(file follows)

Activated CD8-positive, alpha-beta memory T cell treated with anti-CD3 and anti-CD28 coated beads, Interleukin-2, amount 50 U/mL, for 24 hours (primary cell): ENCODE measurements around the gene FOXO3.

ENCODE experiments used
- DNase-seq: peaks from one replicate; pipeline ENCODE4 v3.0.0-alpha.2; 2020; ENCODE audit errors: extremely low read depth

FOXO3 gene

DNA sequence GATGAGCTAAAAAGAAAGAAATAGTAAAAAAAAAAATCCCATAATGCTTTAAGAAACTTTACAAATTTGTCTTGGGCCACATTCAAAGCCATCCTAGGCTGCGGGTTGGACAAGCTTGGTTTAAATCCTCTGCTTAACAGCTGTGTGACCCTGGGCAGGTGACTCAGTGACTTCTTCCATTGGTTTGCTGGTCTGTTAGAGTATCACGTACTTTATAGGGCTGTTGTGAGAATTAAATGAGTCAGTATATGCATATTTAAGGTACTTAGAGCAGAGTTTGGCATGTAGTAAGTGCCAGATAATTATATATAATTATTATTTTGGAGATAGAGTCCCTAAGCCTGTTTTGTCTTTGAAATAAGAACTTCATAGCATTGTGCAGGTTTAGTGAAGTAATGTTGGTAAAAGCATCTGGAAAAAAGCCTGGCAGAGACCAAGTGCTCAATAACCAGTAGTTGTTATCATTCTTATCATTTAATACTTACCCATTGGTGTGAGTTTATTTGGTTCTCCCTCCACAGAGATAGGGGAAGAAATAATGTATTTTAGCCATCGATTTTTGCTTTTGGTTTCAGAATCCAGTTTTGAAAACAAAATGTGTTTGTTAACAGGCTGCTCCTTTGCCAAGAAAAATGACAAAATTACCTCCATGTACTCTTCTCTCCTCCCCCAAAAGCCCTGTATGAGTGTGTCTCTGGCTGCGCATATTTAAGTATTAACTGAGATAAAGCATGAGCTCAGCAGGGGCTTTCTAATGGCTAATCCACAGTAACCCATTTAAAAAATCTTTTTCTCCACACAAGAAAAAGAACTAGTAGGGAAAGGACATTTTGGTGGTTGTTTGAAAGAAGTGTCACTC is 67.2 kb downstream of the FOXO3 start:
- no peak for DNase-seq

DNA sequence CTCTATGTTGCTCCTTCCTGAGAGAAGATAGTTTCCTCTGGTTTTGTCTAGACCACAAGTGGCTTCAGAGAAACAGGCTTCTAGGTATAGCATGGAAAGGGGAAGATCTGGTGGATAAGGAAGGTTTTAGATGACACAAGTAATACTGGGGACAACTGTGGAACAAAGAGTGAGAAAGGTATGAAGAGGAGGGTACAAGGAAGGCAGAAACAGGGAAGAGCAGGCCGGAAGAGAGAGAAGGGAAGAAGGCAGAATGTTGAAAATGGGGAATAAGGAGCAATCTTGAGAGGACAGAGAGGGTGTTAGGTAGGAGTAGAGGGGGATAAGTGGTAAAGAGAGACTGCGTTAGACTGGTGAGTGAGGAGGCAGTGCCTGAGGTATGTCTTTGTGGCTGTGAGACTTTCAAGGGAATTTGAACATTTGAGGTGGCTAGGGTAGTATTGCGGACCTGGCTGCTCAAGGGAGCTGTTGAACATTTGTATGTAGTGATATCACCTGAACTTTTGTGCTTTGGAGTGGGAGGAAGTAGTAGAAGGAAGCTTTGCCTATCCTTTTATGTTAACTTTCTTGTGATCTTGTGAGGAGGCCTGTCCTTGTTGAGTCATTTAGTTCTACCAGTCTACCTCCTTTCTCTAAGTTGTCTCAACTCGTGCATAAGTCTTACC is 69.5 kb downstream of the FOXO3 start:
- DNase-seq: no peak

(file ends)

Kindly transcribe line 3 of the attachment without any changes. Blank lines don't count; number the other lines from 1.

- DNase-seq: peaks from one replicate; pipeline ENCODE4 v3.0.0-alpha.2; 2020; ENCODE audit errors: extremely low read depth